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Kaitiakitanga

Mimiwhangata - Nurtured by Kaitiakitanga for the Benefit of All

by Nupere Ngawaka

17 July 2006

 

This article was originally published in the Whangaruru 'Pothole' newsletter, August 2006 edition.

I have read with interest, the recent exchange in the Pothole between Vern Tonks of Oakura,

vice-chairman and spokesperson for Guardians of Mimiwhangata Fisheries and Marine

Environment Inc. and Chris Moretti, the park ranger at Mimiwhangata on behalf of the Department of Conservation (DoC).

As kaumatua of Te Whanau Whero, hapu at Whananaki, I welcome the opportunity to tell readers that we see all of our fisheries, including Mimiwhangata, being managed by the tikanga - principle of kaitiakitanga (guardianship or stewardship).

For hundreds of years Maori have provided for their kai (food) from both land and sea by the practice of kaitiakitanga and so provide abundance for present and future generations.

In addition to being a tried and true way of nurturing our resources, including fisheries, in New Zealand and throughout Polynesia, the advantages of kaitiakitanga are:

  • it’s inbuilt flexibility, e.g., if a fish stock in a particular area needs to recover and multiply, then a rahui (temporary ban) and/or a tapu (spiritual ban) can be imposed until there is sufficient abundance again
  • it’s inclusiveness by encouraging communities - both Maori and non-Maori - to work together
  • it focuses on both the social and cultural needs of our communities
  • in recent times it’s enabling of the Crown to fulfil the Crown’s Treaty obligation
  • rather than confiscation of our fisheries, its conservation and nurturing of them. In this way we live as one in and with our environment.

In contrast, a marine reserve:

  • takes or confiscates, and sets apart the affected area of our fisheries in the name of scientific study
  • is not a fisheries or marine management tool, but a blunt instrument, which excludes active local guardianship and stewardship by communities 
  • denies both tangata whenua and community the opportunity to practice kaitiakitanga and enjoy and take pride in the results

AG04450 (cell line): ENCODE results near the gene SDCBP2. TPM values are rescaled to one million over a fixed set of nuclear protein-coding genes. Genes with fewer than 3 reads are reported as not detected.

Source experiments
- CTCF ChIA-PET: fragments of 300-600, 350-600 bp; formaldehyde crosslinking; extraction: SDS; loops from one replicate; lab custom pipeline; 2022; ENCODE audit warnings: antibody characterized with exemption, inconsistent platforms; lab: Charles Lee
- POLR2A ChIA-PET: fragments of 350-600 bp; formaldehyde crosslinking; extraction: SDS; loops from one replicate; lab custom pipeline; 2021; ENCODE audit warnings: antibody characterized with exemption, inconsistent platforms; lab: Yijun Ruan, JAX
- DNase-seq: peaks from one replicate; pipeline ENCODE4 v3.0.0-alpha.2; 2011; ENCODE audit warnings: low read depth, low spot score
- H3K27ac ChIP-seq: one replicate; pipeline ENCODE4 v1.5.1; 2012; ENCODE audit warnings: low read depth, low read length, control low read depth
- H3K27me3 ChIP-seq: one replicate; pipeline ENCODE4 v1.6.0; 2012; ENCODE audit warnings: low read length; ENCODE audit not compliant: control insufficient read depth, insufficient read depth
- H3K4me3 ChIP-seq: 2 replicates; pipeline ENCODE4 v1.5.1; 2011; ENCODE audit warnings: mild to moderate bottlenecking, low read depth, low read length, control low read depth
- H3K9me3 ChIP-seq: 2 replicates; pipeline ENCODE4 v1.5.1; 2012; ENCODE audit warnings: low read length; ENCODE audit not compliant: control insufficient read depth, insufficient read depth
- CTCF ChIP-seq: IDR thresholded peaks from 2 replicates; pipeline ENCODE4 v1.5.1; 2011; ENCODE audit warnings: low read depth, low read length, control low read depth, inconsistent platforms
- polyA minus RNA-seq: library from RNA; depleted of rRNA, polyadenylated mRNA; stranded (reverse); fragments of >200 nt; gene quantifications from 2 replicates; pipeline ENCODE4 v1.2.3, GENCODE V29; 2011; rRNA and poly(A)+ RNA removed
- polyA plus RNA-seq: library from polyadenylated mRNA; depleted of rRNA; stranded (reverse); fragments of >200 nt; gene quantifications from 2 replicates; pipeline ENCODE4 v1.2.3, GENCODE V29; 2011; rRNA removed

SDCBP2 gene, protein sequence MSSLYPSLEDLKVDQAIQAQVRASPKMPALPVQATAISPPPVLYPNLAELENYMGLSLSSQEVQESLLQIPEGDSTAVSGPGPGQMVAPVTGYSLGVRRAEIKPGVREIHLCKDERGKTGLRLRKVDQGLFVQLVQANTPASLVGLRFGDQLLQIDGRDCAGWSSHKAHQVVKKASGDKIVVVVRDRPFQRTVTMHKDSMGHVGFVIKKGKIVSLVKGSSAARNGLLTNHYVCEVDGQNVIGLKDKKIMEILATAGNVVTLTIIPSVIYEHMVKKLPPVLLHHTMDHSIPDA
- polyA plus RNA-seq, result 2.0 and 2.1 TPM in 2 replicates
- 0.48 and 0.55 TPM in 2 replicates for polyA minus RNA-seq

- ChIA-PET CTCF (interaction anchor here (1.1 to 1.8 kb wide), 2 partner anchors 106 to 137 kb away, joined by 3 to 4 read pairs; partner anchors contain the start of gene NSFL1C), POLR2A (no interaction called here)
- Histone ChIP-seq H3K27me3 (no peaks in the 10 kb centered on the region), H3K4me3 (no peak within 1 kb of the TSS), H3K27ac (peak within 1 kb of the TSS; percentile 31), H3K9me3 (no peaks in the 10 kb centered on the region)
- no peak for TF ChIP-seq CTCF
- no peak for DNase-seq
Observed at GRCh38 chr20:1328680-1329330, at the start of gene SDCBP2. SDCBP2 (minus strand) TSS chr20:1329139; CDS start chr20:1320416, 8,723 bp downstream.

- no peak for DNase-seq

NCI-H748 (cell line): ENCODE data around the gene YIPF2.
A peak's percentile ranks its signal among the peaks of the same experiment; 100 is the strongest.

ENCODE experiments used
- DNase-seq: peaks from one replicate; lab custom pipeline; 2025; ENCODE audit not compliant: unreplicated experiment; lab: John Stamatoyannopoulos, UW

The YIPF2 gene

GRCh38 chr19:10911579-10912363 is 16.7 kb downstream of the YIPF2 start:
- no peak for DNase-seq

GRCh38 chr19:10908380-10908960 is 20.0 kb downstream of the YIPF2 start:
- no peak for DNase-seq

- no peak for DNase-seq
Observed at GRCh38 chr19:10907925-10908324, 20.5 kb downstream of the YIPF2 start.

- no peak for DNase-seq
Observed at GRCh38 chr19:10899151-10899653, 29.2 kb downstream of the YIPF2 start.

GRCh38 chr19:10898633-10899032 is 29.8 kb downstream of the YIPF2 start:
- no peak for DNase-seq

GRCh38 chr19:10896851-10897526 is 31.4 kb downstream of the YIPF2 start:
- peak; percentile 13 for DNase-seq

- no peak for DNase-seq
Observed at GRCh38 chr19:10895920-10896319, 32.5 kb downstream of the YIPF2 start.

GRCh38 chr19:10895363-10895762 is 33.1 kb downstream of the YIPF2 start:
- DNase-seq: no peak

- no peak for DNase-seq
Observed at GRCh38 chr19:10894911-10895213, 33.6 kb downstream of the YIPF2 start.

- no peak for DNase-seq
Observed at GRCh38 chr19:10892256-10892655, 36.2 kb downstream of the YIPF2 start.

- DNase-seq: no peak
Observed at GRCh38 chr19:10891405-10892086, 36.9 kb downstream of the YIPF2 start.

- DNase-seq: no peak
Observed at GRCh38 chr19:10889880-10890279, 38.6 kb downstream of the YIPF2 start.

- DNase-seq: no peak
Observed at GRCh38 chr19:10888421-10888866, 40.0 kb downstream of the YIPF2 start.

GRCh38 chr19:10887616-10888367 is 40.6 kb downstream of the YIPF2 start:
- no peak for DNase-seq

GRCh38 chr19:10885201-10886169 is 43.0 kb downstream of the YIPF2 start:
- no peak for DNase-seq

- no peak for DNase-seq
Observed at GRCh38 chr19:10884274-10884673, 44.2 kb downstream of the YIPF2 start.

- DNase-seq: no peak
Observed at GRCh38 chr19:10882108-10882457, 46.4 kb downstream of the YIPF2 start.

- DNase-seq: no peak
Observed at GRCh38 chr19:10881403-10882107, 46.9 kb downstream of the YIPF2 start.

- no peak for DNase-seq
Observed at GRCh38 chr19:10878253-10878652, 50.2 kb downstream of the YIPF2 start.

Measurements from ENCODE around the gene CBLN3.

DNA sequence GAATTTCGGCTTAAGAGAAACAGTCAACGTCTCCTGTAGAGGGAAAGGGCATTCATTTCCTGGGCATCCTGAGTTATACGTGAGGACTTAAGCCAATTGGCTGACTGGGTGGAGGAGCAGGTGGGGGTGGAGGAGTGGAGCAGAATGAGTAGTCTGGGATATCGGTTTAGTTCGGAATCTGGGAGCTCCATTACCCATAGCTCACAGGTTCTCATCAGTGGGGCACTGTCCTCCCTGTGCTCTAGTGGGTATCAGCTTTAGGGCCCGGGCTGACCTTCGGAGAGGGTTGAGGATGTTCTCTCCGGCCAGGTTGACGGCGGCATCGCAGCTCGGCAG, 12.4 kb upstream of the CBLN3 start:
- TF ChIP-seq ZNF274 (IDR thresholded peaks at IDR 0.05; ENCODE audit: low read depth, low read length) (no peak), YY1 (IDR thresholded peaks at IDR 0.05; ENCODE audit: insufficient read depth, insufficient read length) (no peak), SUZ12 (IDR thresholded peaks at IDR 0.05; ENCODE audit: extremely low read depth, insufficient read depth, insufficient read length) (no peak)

• does not deal with the threat to our coastal waters, fisheries and environment from land based effects like run-off and sediment

DoC is not involved in and has no responsibility for fisheries management. In the absence of hands-on nurturing and management of Mimiwhangata’s fishery and surrounding fisheries, DoC’s claim of saving our fishery by wanting to confiscate it from us and local communities for scientific study simply does not ring true.

Mimiwhangata is of cultural, spiritual, and historical significance to us and is an important food basket. We have told DoC and they know that a marine reserve at Mimiwhangata would be confiscation from our local communities.

With the practice of kaitiakitanga at Mimiwhangata and surrounding waters our fisheries, the marine environment and our communities will all be the winners.

We have worked hard getting to grips with the fisheries management puzzle. What we have learned is that we do not have to go along with what the authorities tell us is best for us without knowing the full story. When we know the different pieces of the puzzle we can then make informed choices.

Let’s get on and work together as one community to have kaitiakitanga in place and working for Mimiwhangata’s fisheries. I ask for your support to make this happen.

My warmest personal regards and best wishes to you all.

Nupere Ngawaka (Jiggs Walker), Kaumatua

Te Whanau Whero, Whananaki.

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